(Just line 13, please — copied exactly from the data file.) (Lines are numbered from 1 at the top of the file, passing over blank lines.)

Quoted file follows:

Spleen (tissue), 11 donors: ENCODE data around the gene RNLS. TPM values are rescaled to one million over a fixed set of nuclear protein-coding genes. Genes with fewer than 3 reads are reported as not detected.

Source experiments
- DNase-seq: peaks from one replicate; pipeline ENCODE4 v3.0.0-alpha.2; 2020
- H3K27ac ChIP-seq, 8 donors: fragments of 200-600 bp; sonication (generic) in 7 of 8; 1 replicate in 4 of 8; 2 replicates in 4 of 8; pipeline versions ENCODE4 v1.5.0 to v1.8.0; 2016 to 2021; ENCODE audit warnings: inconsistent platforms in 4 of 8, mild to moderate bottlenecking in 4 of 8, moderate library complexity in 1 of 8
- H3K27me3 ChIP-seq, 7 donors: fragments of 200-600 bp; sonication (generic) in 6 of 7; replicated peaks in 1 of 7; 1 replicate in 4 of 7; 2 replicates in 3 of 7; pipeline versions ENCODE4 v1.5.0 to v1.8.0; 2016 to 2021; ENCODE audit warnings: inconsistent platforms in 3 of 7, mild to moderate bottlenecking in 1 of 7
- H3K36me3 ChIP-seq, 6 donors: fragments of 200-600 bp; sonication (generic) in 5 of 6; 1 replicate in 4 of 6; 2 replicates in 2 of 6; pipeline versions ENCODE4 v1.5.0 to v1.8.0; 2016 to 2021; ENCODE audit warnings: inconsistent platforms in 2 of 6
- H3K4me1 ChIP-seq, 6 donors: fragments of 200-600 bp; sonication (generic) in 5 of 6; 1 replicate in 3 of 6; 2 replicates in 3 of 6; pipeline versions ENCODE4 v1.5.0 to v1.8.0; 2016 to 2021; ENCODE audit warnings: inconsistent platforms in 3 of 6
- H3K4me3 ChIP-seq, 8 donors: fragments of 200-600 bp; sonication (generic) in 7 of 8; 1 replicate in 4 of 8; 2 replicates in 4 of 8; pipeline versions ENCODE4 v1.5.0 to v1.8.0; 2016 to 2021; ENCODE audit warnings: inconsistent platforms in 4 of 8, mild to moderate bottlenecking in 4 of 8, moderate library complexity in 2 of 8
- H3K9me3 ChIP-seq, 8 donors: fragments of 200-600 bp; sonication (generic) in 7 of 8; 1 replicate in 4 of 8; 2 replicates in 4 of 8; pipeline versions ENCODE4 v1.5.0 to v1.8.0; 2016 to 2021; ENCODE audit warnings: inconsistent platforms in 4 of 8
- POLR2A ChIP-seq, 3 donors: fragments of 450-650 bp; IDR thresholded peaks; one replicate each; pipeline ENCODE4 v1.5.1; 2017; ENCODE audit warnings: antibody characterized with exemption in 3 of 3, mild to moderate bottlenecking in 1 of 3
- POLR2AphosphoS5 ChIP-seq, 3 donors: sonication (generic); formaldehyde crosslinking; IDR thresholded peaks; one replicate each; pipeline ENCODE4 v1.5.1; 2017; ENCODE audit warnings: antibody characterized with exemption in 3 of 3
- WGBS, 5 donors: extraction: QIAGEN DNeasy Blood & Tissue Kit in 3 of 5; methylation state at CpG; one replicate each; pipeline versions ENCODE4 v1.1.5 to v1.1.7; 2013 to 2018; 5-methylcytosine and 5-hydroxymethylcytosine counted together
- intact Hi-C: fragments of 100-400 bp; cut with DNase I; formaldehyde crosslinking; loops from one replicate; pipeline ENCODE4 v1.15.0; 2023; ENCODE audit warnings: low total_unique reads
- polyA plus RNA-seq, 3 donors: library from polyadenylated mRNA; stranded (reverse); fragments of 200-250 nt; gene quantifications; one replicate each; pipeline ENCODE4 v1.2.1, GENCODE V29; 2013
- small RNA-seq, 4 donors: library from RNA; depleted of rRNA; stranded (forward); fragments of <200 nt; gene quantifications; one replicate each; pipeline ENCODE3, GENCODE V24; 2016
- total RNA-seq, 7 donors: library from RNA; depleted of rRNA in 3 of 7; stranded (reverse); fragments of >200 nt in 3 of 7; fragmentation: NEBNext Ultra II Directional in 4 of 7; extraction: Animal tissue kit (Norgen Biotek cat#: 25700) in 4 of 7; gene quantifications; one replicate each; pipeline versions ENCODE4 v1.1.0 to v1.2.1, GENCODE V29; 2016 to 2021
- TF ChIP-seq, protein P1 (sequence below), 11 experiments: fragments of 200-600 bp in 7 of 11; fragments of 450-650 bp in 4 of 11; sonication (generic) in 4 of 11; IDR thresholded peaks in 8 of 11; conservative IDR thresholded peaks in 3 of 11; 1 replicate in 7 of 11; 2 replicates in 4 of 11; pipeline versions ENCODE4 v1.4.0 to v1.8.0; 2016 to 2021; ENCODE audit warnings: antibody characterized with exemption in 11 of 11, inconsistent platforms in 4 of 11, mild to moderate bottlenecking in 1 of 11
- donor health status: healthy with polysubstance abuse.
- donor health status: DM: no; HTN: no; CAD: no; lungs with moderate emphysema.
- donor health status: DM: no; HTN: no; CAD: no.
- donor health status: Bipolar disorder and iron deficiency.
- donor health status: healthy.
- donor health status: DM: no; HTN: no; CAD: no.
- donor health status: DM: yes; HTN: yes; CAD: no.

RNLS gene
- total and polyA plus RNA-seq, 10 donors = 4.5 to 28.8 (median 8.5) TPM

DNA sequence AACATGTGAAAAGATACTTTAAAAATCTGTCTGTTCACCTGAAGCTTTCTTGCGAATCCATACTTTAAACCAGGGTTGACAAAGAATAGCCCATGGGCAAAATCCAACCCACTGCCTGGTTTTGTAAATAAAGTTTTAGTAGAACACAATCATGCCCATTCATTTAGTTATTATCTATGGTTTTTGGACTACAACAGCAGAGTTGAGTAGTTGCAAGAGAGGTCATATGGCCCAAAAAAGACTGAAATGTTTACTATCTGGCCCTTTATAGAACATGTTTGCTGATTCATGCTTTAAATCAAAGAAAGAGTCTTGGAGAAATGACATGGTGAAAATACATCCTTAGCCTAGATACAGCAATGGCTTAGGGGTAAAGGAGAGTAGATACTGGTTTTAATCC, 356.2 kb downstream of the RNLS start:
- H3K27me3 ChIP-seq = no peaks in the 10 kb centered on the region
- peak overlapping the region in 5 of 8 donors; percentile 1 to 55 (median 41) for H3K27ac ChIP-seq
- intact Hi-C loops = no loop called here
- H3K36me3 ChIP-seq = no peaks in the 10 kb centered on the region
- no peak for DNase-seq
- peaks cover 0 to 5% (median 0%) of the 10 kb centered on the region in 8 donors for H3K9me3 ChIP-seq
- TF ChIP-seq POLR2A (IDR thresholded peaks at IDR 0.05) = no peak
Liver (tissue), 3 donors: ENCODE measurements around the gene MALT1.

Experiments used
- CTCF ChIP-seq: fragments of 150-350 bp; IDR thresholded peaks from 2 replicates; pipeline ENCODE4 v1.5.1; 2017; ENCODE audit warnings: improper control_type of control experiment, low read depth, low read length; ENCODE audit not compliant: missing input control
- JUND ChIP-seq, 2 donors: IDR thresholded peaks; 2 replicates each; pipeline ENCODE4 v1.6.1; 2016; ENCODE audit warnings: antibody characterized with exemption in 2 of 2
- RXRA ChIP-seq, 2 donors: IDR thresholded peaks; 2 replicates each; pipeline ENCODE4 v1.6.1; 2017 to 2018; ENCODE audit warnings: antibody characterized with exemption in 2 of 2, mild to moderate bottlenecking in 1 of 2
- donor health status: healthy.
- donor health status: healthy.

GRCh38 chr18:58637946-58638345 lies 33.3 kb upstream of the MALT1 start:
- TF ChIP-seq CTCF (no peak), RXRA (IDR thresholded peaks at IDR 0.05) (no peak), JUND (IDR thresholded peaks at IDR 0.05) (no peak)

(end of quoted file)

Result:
- intact Hi-C: fragments of 100-400 bp; cut with DNase I; formaldehyde crosslinking; loops from one replicate; pipeline ENCODE4 v1.15.0; 2023; ENCODE audit warnings: low total_unique reads